Let me first state that I’m getting an iPhone 7. I’m going to buy it from Apple. My prior “contract” which I signed when I traded an iPhone 5 for an iPhone 6 expired when I paid this month’s bill and I am off contract.
It isn’t that I plan to switch carriers, as Verizon is the only real choice where I’m located. AT&T doesn’t even give one bar inside my home. I want the freedom to decide my own destiny so to speak. Verizon, on the other hand, seems to be using training that requires their store agents to use a sledgehammer approach when customers ask about their options and want to make changes.
I can’t remember ever having such a hard time getting what I wanted and getting a sales person to stop hammering me with details of something I indicated up front I had no interest in. (And getting my intelligence questioned to boot.)
On Thursday, I went to one of the corporate Verizon Stores to discuss what plans were available. I brought a print out with me so that it was crystal clear what I was interested in:
After waiting for a store rep (busy, longish wait, others were there with the same questions) on Thursday, a rep came over and asked what I wanted. I said, “ I’m going to be buying an iPhone 7 from Apple, not Verizon. I’m checking to see if there are any hidden charges if I sign up for the “new Verizon Plan” and keep my tablet (already activated) on it and get the iPhone 7 for the Apple Store at the Mall and activate it there and I don’t want a contract with Verizon”. He checked my account and confirmed I was “off contract’’” and launched into a sales pitch for trading my phone (iPhone 6) and getting a free iPhone 7. I said (nicely) “I already told you I wasn’t interested in this trade up two year contract. I want to talk about any hidden charges on the New Verizon Plan”.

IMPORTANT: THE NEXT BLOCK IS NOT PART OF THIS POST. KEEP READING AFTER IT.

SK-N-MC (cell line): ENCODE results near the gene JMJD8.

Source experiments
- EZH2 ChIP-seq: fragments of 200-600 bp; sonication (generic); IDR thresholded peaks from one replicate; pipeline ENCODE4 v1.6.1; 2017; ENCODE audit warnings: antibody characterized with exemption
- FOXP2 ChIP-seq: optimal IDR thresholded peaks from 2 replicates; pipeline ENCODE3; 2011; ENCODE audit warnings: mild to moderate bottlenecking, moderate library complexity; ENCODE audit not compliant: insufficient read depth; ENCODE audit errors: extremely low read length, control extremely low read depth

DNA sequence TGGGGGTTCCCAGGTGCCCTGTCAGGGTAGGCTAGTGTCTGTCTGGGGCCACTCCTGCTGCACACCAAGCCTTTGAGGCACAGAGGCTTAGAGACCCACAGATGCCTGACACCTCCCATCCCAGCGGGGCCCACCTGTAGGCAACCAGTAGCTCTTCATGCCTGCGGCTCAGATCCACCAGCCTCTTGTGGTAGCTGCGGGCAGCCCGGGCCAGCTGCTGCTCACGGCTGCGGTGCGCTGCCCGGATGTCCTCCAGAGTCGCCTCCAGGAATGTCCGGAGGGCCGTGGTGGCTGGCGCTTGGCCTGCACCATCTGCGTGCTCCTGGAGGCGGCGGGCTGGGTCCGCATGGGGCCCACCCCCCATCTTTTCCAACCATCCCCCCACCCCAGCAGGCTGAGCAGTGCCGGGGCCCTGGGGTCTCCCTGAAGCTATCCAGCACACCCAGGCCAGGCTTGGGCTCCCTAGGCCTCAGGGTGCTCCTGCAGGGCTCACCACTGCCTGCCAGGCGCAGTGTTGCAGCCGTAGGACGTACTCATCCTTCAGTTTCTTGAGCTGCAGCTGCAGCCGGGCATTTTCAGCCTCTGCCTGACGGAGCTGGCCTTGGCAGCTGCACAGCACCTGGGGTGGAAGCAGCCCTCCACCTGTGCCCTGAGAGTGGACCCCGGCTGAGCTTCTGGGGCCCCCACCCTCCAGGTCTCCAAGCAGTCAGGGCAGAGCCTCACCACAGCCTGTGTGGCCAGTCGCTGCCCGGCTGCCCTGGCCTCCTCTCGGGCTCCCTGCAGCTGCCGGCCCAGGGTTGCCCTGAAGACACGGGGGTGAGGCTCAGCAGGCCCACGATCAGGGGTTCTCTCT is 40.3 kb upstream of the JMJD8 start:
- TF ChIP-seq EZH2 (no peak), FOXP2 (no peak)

The rep checks some stuff on his tablet and then says “You can buy the iPhone 7 from us on a device plan for $27.04 a month. It’s not the same as the old contract”. I stood up and said “You aren’t listening to me. I’m not buying a phone from Verizon”. He then decides to tell me “You can trade in your iPhone 6 for a $200 credit that you can apply to accessories”. I tell him that this is just another ‘shell’ for a 24 month contract. He confirms this is true. I want to smack this guy upside the head. I restrain myself. I decide to leave the store and come back the next day.
So yesterday (Friday), I return the the Verizon store and a different rep waits on me. I still have my piece of paper (the above print out) and I tell her I don’t want to buy an iPhone 7 from VZW, lease one, trade in anything and all I want to do is switch to the new Verizon Plan with MY CURRENT DEVICES, as I am off contract and eligible. She launches into a sales speech about how I can trade in my iPhone 6. I tell her bluntly to STFU as I already stated I was not interested. Then she starts with the device payment plan. I ask her if she has actually listened to what I told her. (Apparently not.)